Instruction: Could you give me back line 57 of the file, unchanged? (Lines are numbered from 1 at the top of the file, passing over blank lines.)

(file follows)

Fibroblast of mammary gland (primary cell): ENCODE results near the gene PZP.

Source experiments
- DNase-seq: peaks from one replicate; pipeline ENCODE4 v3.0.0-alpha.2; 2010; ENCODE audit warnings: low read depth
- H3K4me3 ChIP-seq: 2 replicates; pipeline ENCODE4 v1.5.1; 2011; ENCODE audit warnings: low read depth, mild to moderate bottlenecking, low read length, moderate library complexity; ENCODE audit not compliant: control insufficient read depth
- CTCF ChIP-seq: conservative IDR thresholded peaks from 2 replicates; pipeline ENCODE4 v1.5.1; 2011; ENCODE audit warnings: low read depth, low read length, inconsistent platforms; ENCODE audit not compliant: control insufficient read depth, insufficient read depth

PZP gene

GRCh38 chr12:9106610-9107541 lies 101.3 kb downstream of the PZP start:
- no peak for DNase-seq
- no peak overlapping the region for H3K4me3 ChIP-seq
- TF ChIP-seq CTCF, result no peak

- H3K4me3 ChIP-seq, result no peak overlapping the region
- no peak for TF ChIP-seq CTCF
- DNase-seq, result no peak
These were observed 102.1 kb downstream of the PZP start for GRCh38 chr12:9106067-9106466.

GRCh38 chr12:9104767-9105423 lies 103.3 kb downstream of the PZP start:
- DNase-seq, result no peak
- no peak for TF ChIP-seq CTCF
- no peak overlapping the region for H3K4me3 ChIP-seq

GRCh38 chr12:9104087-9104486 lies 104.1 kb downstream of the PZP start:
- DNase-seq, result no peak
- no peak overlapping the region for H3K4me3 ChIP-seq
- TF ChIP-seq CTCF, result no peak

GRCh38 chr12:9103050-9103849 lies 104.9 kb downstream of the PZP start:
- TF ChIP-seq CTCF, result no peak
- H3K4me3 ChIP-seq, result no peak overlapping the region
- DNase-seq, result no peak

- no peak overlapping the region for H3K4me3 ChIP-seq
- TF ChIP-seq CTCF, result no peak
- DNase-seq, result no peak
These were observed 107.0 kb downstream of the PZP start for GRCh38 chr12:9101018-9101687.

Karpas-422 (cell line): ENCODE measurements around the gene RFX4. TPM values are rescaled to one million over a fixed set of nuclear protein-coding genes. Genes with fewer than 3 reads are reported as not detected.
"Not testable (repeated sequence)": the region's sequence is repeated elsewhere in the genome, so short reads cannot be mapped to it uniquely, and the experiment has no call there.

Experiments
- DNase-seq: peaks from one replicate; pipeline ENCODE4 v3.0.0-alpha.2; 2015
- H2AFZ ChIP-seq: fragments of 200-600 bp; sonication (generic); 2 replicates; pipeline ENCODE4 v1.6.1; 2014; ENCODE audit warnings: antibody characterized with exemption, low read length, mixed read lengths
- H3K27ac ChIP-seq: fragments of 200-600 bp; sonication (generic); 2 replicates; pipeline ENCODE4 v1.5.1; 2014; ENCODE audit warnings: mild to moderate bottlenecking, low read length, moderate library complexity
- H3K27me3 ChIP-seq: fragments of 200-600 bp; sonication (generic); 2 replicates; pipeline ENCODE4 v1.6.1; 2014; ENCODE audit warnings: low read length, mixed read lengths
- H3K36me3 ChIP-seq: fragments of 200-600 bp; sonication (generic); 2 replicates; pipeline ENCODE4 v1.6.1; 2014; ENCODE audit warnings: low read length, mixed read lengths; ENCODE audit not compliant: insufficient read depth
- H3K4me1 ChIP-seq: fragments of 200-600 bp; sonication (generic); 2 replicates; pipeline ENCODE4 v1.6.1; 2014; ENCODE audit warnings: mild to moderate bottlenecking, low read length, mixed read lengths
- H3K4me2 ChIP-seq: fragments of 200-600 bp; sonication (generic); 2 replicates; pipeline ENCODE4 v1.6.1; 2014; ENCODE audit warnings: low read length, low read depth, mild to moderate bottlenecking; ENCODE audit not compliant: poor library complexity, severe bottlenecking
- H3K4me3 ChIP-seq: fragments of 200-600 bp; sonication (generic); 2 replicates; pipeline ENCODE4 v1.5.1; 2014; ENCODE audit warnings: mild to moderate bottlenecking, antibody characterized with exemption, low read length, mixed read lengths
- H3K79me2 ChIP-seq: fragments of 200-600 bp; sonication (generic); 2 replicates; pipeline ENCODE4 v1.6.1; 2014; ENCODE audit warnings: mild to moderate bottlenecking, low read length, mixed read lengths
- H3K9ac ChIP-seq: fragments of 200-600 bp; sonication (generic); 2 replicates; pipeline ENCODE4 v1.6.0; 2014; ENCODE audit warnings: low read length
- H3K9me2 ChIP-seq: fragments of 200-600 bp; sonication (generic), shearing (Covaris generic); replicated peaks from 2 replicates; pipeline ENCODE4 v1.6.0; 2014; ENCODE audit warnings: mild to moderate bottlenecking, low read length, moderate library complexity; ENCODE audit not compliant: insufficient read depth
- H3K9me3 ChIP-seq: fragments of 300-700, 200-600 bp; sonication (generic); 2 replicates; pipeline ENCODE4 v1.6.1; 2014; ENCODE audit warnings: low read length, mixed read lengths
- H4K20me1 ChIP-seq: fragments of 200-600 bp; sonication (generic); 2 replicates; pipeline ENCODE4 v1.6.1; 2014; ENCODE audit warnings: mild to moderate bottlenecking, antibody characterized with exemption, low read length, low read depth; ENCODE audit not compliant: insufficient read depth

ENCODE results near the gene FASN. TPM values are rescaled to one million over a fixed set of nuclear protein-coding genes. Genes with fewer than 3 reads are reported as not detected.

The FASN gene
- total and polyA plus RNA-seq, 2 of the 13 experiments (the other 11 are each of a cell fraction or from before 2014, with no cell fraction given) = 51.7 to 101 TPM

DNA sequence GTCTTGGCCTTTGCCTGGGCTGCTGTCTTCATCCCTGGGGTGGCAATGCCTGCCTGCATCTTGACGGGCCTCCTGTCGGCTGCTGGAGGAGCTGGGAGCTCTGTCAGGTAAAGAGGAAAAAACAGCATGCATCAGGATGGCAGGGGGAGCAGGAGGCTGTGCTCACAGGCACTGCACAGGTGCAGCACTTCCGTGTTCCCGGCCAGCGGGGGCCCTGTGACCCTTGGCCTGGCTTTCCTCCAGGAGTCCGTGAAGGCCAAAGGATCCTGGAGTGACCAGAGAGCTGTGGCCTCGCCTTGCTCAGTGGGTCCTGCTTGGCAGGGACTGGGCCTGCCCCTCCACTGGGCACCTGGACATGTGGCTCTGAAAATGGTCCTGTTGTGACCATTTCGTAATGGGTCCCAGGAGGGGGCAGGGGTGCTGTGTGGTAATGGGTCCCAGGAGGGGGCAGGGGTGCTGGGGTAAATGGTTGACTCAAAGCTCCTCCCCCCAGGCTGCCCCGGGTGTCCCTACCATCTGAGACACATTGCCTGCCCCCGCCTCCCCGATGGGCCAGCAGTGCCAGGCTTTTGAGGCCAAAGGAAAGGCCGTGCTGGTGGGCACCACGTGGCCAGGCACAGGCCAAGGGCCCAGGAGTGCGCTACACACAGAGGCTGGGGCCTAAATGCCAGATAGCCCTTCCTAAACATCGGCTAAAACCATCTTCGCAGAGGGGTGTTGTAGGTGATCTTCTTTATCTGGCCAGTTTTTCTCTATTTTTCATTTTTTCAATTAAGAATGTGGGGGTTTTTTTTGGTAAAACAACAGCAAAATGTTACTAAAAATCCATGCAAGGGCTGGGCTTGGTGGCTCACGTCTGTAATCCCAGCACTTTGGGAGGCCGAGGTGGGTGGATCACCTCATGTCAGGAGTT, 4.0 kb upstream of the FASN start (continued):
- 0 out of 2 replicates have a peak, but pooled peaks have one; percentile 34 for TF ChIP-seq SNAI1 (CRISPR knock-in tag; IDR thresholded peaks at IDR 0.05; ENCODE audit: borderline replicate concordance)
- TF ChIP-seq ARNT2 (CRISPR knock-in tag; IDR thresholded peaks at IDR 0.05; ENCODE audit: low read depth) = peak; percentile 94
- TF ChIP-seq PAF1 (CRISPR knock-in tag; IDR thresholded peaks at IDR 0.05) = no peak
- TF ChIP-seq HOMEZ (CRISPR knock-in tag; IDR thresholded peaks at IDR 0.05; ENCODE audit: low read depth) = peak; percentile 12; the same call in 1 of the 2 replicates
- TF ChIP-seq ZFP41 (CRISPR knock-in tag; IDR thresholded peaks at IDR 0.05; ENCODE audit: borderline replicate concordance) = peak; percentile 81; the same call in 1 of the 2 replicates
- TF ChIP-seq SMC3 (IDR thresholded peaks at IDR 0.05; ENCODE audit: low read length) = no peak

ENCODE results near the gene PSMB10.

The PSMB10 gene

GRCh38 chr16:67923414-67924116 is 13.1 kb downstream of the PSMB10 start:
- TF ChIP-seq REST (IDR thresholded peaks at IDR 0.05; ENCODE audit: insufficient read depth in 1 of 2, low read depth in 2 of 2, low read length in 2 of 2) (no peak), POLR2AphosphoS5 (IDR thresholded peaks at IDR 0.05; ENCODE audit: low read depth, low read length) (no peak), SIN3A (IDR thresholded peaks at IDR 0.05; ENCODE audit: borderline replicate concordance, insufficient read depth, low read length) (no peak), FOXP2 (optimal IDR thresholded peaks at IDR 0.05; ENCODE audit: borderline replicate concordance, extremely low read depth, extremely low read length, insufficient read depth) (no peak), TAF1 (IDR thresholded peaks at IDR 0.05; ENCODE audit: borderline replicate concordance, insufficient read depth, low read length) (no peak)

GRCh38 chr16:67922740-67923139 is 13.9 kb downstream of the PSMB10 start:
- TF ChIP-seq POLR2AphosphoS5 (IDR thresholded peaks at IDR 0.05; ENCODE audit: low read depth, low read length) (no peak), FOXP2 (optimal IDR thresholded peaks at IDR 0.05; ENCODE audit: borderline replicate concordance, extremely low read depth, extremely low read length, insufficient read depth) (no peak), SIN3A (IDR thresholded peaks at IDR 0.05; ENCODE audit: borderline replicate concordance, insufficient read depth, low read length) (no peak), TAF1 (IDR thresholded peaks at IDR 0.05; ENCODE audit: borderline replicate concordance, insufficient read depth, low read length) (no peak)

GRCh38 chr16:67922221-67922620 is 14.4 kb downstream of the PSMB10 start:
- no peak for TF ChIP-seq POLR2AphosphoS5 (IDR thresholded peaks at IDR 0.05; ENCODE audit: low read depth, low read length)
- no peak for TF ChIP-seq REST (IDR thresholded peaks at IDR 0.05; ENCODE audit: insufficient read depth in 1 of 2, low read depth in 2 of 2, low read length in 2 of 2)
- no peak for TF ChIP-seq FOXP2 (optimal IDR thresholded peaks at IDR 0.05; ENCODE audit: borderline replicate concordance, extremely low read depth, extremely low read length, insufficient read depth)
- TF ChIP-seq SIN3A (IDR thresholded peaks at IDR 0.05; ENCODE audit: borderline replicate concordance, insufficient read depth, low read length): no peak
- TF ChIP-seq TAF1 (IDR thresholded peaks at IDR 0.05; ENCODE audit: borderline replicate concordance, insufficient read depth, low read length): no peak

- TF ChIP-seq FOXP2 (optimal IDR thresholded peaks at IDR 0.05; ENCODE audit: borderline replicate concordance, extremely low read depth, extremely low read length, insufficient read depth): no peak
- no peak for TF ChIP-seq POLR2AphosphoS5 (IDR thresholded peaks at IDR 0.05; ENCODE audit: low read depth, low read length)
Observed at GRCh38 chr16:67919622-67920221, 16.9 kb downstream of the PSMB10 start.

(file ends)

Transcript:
ENCODE results near the gene PSMB10.